Losing a loved one as a result of another party’s negligence or carelessness can be traumatic and overwhelming, especially if that individual was the supporting member. One moment you were enjoying life together, and the next they are gone.
Fortunately, there are laws that hold liable parties accountable. And while there is no amount of money that can bring back your family member, making a wrongful death claim can help provide financial support during a crisis.
If you have a loved one who died as a result of another party’s negligence, get in touch with a Tucker wrongful death lawyer. The team at The Hurt Boss understands your pain and is ready to review your case and fight for your rights. Call our Tucker personal injury lawyers today at 678-806-7715 to schedule a free case review.
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How Is Wrongful Death Defined in Georgia?
Every state in the United States has varying definitions and laws in regard to wrongful death and Georgia is no exception. According to the Wrongful Death Act which has existed for over a century, wrongful death is defined as the death of an individual caused by negligent, criminal, or reckless acts of another party (a person or business).
The Wrongful Death Act has 5 code sections that outline the different possible grounds for a wrongful death claim. They include:
- Medical malpractice like surgical errors, medical errors, and misdiagnosis.
- Fatal car accidents caused by negligence
- Criminal acts like intentional homicide
- Nursing home neglect or abuse
- Driving under the influence of alcohol or drugs
- Contaminated food in commercial establishments
- Pedestrian accident fatalities
- Inappropriate alcohol service like selling alcohol to an overly intoxicated person.
- Faulty engineering and construction practice.
Who Is Eligible to File a Wrongful Death Claim?
In Georgia, the law states that only individuals with certain relationships with the deceased qualify to file a wrongful death claim on their behalf. The privilege first goes to the surviving spouse. If they had minor children, then the spouse will also make the claim on their behalf. The law also states that the surviving spouse can’t receive less than a third of the settlement, no matter the number of children.
If there is no surviving spouse, the next parties allowed to file a claim are surviving children followed by the surviving parents. The representative of the decedent’s estate can file a claim if the deceased has no surviving spouse, children, or parents.
The deceased individual may have appointed a personal representative in their will or estate plan. However, if that is not the case, the court may assign someone to take on the role during the probate process. When the personal representative makes the claim, the damages recovered will go to the estate in order to benefit the next of kin.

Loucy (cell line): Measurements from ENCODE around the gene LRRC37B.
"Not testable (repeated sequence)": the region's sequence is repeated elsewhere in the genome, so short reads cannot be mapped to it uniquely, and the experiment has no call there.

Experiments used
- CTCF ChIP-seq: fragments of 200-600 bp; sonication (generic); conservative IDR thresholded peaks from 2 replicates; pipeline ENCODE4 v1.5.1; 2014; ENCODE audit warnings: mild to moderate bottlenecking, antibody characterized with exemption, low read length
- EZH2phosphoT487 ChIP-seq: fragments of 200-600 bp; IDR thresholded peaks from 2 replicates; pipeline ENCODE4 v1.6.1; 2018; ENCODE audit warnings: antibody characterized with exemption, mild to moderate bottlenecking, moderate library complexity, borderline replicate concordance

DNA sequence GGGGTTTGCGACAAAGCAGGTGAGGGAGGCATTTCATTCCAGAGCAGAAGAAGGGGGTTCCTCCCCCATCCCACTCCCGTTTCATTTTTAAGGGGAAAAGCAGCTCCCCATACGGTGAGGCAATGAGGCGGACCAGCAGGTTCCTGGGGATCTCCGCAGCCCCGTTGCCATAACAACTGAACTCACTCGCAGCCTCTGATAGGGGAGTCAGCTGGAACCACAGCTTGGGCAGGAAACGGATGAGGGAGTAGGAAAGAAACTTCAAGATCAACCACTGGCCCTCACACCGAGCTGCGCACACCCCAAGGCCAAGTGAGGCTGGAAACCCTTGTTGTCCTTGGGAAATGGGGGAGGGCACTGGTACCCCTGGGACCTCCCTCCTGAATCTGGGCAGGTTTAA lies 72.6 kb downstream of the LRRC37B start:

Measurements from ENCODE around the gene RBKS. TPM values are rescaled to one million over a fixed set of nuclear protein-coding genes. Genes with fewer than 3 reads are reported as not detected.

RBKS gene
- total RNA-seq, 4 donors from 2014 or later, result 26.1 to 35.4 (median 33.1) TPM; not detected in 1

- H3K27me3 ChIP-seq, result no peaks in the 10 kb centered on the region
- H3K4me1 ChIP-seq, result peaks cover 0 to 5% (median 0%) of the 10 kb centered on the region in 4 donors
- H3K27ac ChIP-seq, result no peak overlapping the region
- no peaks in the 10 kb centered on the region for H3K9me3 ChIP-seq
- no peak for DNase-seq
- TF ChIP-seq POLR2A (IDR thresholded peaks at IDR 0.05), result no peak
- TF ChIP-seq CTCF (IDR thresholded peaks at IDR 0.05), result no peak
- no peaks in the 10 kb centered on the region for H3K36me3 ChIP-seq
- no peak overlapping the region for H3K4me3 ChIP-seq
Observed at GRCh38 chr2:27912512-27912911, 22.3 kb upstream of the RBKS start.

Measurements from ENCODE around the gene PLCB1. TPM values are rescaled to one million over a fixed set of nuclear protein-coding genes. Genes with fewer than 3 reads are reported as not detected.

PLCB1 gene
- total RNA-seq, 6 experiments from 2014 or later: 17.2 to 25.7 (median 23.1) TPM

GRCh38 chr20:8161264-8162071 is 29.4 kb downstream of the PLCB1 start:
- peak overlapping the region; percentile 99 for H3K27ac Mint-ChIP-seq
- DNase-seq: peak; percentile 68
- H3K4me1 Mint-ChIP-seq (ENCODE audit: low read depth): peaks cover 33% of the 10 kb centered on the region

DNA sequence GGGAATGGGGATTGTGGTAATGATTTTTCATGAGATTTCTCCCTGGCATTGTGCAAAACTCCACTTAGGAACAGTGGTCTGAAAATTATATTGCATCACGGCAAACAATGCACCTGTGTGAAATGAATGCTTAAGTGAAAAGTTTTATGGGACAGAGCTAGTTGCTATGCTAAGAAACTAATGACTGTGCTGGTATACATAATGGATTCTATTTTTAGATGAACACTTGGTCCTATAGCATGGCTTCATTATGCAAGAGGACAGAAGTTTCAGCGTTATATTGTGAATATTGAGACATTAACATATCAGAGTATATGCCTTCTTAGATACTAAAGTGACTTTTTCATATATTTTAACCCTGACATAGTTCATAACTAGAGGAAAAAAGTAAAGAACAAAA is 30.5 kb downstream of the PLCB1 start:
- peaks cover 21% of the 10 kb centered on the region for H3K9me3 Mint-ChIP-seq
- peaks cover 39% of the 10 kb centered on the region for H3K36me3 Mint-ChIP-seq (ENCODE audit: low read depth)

What Types of Damages Are Recoverable in a Wrongful Death Claim?
There are two distinct types of damages in regard to wrongful death claims in the state of Georgia:
Losses by the Deceased
Surviving family members can seek compensation for “the full value of the deceased’s life.” This covers both economic and intangible losses.
- The intangible losses are things that people value most like spending time with family, having fun, playing sports, etc. It is difficult to put a monetary value on such things, but the court does its due diligence to provide justice for families.
- Lost benefits and wages – This is the tangible aspect of an individual’s life. An example is the amount of money the deceased would have likely earned throughout their life. However, since they are dead due to the negligence of another party, the surviving members need to be compensated.
Losses by the Family
The second form of claim is designed to handle the losses the surviving members have experienced as a result of the individual’s death. It’s also made by the surviving family members or the estate’s representative. Damages recovered in this type of claim include:
- Medical bills related to injury or illness of the deceased
- Burial & funeral expenses
- Loss of companionship
- Loss of guidance and support
If the surviving spouse files a wrongful death claim and the deceased did not have a will, the law requires them to share the settlement with the surviving children. The spouse will be awarded one-third of the proceeds, and the rest divided among the children. If the children are under 18 years of age, however, the guardian will be given custody of their share until they’re of legal age.
Can the Surviving Family Members File for Punitive Damages?
Punitive damages aren’t mentioned in Georgia’s wrongful death act. As such, judges strictly interpret the law and don’t permit the award of punitive damages in wrongful death claims.
However, punitive damages are possible in an estate claim. In this type of claim, the estate seeks to recover expenses like funeral costs and the deceased’s medical bills. The estate can also pursue damages for pain and suffering by the deceased if he/she didn’t die immediately.
Even if the deceased only survived for a few seconds, it’s possible to seek punitive damages. Similar to personal injury cases, punitive damages in estate claims are awarded where the court decides the party at fault intended to harm the deceased or when they showed extreme disregard for others’ wellbeing.